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    GR: Yes, in Den - I think they were from Denver - anyhow, yeah. JM: Who had come through, shooting up the black community - GR: Yes, they had! JM: One night. And they were fired - black men and others in the community fired back. GR: Oh, yeah, I was in the street - [Laughs] JM: Can you describe that? GR: Yes. I ...

    • Contributor: Civil Rights History Project (u.s.) - Mosnier, Joseph - Richardson, Gloria
    • Date: 2011-07-19
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    GR: Yes. JM: And I - there’s one irony, and you’ve touched on this in things you’ve written, that, um, you were both aware, separately, that your phones were being tapped. GR: Yes, he told me. When I went back there after the Rap Brown incident, he told me, yes, and that that’s why he used to send his Number 2 guy back and ...

    • Contributor: Civil Rights History Project (u.s.) - Mosnier, Joseph - Richardson, Gloria
    • Date: 2011-07-19
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    GR: But then, yeah, because what - if you’re born here and been here and you know what. JM: Let me ask, the Kennedys invited - well, the Kennedys - Robert Kennedy invited you to the White House. GR: [Laughs] Yes. I think that was because I was in - I think I was having - we were having a conference with the governor ...

    • Contributor: Civil Rights History Project (u.s.) - Mosnier, Joseph - Richardson, Gloria
    • Date: 2011-07-19
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    JB: Ugh. JM: Did you - what were your strategies and mechanisms for dealing with all that pressure and fear - well, pressure? GR: I don’t know. I think - I mean, I’m not saying that I was never afraid. I don’t know. I always depended - I always thought, “Well, if they get me, those people in Cambridge will get them.” And then ...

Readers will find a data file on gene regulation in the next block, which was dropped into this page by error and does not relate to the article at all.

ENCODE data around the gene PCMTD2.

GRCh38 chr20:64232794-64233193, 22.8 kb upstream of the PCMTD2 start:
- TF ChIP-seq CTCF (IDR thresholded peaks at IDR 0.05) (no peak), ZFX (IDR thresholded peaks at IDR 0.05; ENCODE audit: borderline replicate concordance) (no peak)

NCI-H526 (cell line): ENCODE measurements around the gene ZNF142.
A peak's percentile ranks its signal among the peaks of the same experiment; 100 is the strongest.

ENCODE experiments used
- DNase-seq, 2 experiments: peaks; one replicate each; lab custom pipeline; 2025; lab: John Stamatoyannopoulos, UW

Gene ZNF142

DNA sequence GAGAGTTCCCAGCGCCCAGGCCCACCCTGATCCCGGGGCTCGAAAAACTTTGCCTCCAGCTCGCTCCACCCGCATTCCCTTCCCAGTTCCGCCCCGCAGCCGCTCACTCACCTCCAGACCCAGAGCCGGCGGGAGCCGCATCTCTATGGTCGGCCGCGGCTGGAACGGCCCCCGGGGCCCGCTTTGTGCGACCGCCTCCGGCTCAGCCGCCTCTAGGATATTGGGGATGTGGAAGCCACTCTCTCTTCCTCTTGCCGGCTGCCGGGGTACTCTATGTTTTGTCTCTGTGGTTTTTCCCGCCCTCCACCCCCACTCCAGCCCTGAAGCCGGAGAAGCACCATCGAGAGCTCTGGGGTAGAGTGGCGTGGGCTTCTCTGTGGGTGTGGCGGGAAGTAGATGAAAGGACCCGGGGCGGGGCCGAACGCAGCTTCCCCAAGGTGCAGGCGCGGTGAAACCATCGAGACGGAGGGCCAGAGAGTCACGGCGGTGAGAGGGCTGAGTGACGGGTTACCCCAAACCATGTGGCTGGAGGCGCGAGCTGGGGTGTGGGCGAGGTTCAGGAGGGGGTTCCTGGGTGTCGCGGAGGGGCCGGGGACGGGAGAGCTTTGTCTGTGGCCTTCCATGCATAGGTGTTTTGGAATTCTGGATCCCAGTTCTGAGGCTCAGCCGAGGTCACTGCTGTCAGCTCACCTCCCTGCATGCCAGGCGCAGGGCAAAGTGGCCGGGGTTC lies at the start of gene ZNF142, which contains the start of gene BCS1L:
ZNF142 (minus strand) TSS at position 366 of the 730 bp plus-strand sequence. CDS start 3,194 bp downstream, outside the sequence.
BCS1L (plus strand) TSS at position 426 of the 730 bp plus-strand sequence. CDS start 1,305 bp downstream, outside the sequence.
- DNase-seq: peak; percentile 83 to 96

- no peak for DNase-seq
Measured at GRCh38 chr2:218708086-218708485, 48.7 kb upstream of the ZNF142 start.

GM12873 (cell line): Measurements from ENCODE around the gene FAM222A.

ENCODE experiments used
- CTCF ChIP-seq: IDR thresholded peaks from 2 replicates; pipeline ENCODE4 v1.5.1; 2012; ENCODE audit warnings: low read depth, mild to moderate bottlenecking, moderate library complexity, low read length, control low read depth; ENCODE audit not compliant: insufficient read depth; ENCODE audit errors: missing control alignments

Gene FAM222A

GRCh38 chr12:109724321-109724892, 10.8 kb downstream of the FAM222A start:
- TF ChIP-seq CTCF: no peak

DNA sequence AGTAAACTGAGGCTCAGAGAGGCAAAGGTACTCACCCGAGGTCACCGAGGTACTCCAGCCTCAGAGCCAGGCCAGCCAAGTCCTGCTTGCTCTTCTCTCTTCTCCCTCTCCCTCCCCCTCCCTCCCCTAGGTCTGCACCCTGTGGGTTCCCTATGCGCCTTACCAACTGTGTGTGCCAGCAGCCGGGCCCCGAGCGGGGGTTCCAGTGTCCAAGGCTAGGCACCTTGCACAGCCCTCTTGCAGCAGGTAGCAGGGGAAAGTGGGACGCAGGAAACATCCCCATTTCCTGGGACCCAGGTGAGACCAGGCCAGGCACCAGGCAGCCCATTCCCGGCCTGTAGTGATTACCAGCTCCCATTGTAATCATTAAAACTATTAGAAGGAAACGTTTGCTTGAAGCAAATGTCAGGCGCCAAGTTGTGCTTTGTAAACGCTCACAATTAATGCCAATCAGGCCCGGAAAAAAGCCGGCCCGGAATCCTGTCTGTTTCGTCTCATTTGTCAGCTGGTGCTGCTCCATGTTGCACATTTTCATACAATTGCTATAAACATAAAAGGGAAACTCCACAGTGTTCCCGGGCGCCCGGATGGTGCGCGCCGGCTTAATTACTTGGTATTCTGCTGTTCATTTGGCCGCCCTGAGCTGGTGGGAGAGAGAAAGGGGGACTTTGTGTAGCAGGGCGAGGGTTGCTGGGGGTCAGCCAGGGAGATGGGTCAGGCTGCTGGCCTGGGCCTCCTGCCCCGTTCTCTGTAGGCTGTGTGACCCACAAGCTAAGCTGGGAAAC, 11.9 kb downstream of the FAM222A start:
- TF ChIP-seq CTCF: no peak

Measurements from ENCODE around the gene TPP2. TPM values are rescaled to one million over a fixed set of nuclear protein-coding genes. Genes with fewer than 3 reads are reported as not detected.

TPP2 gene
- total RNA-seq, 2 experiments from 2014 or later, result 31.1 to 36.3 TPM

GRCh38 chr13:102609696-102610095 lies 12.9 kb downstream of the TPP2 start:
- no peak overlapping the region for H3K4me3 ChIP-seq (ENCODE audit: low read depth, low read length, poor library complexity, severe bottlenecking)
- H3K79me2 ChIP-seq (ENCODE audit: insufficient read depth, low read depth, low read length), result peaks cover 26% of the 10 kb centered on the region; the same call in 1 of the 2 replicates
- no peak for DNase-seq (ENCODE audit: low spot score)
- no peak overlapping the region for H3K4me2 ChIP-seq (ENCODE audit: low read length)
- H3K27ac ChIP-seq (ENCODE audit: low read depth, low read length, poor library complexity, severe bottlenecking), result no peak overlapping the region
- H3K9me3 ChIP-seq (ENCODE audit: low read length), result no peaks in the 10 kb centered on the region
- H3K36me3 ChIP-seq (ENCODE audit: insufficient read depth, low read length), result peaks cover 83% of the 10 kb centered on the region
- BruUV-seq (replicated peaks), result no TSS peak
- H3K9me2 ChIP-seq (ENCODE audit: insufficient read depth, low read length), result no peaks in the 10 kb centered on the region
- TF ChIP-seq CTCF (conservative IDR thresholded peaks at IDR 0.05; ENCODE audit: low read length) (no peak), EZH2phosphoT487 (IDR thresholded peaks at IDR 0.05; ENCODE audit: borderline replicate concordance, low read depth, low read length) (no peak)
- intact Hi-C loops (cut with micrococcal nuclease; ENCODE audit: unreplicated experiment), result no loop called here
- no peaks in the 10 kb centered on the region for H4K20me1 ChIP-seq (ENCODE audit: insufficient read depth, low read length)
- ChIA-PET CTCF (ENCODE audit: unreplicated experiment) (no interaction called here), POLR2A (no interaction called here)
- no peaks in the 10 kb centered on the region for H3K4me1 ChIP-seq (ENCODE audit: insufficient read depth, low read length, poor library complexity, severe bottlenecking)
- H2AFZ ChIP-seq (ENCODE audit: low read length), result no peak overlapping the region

• Contributor: Civil Rights History Project (u.s.) - Mosnier, Joseph - Richardson, Gloria
    • Date: 2011-07-19
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    And then, the whole town poured out, I think, about twelve o’clock. And we kept thinking, “What is this roar?” It’s this big roar. And we peeped, got on our toes and peeped out through the jail cells. And I said, “I think that’s people!” And it was, in their nightgowns and everything, just pouring. This was way, way away. We used to say, ...

    • Contributor: Civil Rights History Project (u.s.) - Mosnier, Joseph - Richardson, Gloria
    • Date: 2011-07-19
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    GR: [Chuckles] Yes. Almost everybody up and down the East Coast, black, white, priest, whatever, came into Cambridge. Um, some of the SNCC people didn’t want to march. But Wallace had been all over the state of Maryland, and with some people in Cambridge backing him - I’m not sure that all the articles about the fire department - but not only was it ...

    • Contributor: Civil Rights History Project (u.s.) - Mosnier, Joseph - Richardson, Gloria
    • Date: 2011-07-19
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    JM: But that night you were earlier alluding to the fact that an elderly, one elderly man and an infant died. GR: Yes. Yes. JM: And it was believed that their conditions had been so seriously affected by the gas. GR: Yes. Yes. JM: Yeah. Um - GR: And they said people were crawling on the ground. They had taken some of us out. ...

    • Contributor: Civil Rights History Project (u.s.) - Mosnier, Joseph - Richardson, Gloria
    • Date: 2011-07-19
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    JM: And then on the day of the March on Washington, you, uh, you had to think very carefully about what you would wear, what you would say - GR: Oh, yes, because they called me and told me not to wear jeans. So, then I went all across the Eastern Shore of Maryland - well, we weren’t shopping in Cambridge; we shopped in ...

    • Contributor: Civil Rights History Project (u.s.) - Mosnier, Joseph - Richardson, Gloria
    • Date: 2011-07-19
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    So, I said, “Well, forget about it.” And I saw Robert Ming from Chicago, and there was some legal thing that we had going on in Cambridge, and I wanted to talk to him about. So, I said, “No, let me go in the back of these people here, because I want to talk to this guy.” And that’s what I did. So then, ...

    • Contributor: Civil Rights History Project (u.s.) - Mosnier, Joseph - Richardson, Gloria
    • Date: 2011-07-19